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Bloated parliament suffocates Treasury

I WAS one of the many people who viciously spoke against a brimming parliament during the Constitution Select Committee (Copac)’s constitution-making outreach process.

Tafara Shumba

I felt vindicated when I read in a local daily recently that Members of Parliament (MPs) were borrowing money in order to attend parliamentary sittings. What I highlighted then as the consequences of an overstaffed parliament are exactly what is unfolding.

Our parliament is just too big considering our population and the ailing economy. It’s shocking that countries which have better economies and bigger populations have leaner parliaments.

A close scrutiny of the sizes of parliaments cited by the Herald in proportion to the population represented can illustrate how bloated our parliament is.

Each MP in South Africa represents 130 000 people while the Zimbabwean MP stands for just 40 000. The ratios of an MP to the populace in Angola, Mozambique and Zambia are 1:81 818; 1:96 000 and 1:81 250 respectively.

India has a ratio of 1:1 518 987. China, the largest country in the world with a population of over 1,3 billion and a Gross Domestic Product of over US$1,7 trillion, has the largest parliamentary body in the world which stands at 2 987 MPs. The ratio, however, is 1:468 697.

These countries can afford to pay their legislators and give them resources needed for their operations. With our big parliament, MPs have gone for 15 weeks without fuel and months without allowances. Already, parliament owes MPs US$1,4 million in outstanding sitting allowances.

These arrears will pile up on the US$4 million outstanding allowances from the last parliament.
While our parliament has been expanding since 1980, on the contrary, the economy has been taking a nosedive. It would be economically prudent if the number of legislators was commensurate to economic growth.

There is nothing that the 350 MPs can do that 100 MPs cannot do, especially in urban areas where their work overlaps with that of the councillors.

The chief argument behind the rejection of devolution is the small size of this country. It defeats that argument when, on the other hand, we have an enlarged parliament more so when the MPs are salaried.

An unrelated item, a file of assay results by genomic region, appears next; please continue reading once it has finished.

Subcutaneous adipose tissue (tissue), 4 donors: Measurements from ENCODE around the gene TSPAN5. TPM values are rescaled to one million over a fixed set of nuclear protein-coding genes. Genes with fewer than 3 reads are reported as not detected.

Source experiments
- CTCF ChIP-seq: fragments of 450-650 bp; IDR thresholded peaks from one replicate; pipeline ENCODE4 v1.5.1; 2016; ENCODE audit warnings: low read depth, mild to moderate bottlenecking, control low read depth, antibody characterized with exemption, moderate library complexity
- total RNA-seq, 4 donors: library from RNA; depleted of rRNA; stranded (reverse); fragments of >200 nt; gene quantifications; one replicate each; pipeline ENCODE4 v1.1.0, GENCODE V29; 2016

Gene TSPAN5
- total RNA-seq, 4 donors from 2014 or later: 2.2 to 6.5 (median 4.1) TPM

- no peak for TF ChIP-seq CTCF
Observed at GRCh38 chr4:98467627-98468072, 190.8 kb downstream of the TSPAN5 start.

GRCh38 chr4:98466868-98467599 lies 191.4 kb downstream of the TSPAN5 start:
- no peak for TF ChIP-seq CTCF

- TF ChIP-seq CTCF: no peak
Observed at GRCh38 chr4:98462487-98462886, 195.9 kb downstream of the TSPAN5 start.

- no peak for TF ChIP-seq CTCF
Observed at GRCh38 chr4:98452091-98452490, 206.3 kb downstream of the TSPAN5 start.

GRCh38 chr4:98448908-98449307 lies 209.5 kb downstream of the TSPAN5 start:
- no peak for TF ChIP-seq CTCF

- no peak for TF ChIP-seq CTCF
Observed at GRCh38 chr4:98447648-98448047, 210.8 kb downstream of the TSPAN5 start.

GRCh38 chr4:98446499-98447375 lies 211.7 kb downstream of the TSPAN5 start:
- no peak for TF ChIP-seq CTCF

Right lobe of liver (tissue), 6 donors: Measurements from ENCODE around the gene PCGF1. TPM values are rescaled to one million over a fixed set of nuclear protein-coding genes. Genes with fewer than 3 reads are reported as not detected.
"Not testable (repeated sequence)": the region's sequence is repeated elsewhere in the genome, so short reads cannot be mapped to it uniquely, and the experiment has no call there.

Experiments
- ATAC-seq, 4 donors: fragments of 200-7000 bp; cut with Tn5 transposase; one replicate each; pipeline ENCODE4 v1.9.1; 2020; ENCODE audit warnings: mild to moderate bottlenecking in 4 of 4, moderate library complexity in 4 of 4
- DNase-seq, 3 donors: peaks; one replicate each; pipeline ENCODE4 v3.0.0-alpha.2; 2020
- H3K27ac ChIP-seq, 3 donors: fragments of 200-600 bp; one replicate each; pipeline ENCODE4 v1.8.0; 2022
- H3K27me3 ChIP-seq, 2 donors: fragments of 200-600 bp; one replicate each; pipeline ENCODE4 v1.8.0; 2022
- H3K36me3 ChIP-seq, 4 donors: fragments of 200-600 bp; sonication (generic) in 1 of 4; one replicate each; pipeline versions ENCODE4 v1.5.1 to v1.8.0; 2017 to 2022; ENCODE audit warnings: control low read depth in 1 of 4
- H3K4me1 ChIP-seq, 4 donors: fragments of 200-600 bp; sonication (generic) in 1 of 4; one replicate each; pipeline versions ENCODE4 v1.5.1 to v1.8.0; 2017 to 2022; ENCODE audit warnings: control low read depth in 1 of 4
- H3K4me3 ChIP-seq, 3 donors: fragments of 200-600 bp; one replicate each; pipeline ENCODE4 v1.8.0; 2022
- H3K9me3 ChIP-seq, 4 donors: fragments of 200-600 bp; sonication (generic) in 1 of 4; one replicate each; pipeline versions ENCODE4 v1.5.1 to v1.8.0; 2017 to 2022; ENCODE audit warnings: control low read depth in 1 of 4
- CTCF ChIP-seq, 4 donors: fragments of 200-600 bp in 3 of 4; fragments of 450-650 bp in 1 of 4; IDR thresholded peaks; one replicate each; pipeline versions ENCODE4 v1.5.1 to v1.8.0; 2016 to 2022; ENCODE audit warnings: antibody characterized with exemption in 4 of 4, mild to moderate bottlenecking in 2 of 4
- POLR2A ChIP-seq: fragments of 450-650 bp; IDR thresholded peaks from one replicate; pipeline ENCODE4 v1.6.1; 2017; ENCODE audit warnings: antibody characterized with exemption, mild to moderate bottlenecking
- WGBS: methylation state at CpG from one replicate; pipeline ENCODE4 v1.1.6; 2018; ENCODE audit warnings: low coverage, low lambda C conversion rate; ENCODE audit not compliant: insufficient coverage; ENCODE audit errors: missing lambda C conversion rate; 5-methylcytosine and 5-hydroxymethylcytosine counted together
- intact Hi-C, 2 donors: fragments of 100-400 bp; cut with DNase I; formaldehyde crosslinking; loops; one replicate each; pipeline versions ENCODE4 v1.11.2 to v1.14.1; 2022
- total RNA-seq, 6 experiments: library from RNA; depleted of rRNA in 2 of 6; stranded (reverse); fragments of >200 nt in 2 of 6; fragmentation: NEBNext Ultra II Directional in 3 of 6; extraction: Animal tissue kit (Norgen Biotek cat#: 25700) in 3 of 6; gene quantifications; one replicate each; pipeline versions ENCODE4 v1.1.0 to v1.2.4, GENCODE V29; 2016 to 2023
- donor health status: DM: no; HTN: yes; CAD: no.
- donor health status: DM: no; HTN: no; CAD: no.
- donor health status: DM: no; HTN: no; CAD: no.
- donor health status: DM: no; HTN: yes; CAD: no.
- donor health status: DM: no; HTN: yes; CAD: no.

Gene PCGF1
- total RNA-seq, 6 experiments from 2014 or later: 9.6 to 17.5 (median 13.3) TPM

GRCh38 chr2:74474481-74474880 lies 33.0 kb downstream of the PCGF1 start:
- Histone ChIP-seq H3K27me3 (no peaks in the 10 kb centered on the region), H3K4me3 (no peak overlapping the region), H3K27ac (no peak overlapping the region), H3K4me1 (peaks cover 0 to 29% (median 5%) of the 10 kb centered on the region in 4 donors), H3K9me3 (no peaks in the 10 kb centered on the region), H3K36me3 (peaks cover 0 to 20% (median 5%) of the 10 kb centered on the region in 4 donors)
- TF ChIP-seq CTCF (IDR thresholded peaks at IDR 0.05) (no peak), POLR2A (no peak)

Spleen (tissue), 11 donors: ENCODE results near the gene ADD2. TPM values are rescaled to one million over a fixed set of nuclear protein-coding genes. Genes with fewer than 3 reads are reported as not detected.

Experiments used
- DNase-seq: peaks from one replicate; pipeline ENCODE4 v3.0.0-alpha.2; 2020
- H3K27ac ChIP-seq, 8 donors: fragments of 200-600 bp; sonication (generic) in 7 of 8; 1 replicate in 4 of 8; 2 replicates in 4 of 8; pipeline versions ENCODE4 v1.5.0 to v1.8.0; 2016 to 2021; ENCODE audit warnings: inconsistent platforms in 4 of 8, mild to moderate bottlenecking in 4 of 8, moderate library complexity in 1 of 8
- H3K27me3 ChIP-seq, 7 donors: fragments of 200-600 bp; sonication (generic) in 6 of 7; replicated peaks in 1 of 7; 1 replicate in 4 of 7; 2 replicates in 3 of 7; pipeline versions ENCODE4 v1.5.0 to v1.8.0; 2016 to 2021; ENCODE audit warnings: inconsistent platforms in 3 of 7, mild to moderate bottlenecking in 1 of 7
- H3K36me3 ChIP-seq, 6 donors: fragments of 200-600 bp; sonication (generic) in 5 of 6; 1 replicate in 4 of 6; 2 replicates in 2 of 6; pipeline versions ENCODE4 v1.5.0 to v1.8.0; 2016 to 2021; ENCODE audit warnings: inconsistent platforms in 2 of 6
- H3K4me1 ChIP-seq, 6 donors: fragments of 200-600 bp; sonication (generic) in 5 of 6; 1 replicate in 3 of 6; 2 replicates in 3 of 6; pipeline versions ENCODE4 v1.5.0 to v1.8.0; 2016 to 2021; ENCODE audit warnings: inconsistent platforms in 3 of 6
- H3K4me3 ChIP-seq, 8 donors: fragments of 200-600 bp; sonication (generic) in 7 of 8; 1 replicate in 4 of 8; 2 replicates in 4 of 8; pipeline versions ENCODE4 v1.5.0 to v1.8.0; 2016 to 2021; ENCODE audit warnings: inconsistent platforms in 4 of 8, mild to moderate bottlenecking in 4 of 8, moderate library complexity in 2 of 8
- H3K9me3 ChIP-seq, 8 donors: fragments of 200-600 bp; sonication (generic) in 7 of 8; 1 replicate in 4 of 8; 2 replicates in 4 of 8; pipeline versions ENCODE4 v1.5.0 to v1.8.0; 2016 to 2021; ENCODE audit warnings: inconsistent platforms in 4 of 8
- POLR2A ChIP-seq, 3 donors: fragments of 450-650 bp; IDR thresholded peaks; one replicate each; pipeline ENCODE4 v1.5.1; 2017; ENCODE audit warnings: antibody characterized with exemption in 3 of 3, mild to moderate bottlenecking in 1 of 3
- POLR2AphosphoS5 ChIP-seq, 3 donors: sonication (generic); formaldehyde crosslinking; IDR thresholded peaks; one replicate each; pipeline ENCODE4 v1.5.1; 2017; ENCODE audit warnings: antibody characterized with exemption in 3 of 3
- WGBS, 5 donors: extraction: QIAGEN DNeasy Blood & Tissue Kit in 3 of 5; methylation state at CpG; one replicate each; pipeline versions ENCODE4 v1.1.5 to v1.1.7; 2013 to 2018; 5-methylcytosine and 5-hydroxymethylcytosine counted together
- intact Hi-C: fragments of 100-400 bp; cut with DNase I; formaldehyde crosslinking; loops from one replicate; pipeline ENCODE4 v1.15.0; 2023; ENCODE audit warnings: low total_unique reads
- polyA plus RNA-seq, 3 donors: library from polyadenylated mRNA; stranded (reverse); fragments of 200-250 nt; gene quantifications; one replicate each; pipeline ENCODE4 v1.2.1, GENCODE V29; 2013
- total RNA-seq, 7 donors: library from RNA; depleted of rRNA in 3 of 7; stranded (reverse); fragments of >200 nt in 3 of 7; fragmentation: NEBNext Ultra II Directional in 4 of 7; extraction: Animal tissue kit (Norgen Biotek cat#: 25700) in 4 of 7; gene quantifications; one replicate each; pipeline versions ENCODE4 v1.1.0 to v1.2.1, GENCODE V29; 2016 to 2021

While it is too late to downsize the current parliament, such a measure should be considered in the next parliament. Honestly, there is no need for non-constituency MPs and many MPs in cities in an economy that is ailing.

Parliament should now think outside the box and devise cost-cutting measures. There are MPs who stay in Harare. This group of MPs does not need to be accommodated in hotels, neither should they be given accommodation allowances, at least until our economy is back on its feet.

The honourable MPs who are ministers and deputy ministers, should not be given vehicle loans. This group of MPs already received ministerial vehicles which they can also use for their constituency duties.

The vehicle loans that are set to be advanced to the MPs will come from the same Treasury that purchased ministerial vehicles for the same individuals.

It’s really a great strain on our Treasury to buy a fleet of cars when there are other pressing issues to be funded. After all, Zanu PF gave most of them some off-road vehicles which can be used for parliamentary duties. Honestly, the provision of vehicles to most of these MPs is not a matter of urgency.

We are told that the MPs are even borrowing in order to travel to Harare on parliamentary business. The greatest worry then is whether they will be able to service the vehicle loans when they cannot afford to fund a trip to Harare.

How are they going to repay the loans when their employer is not paying them?

The MPs should just live within the means of the country; after all, they are not alone in such challenges. Thousands of workers have gone for months without receiving their meagre salaries. The MPs need to sacrifice.

Some fought for the liberation of this country for no pay. Such a spirit is needed mainly today considering the economic challenges facing our country.

While we don’t condone the non-payment of MPs’ salaries, they should realise that parliament is not for money-making. It should be more of voluntary work that should be rewarded by their respective parties through ministerial and other important appointments.

It is also high time the monetary incentives for MPs were performance-based.

Some are receiving allowances yet they are not doing any work worth talking about.

Some of them are actually what Minister Simon Khaya Moyo calls “Missing Persons” (MPs) who just avail themselves in their constituencies for election campaign purposes.

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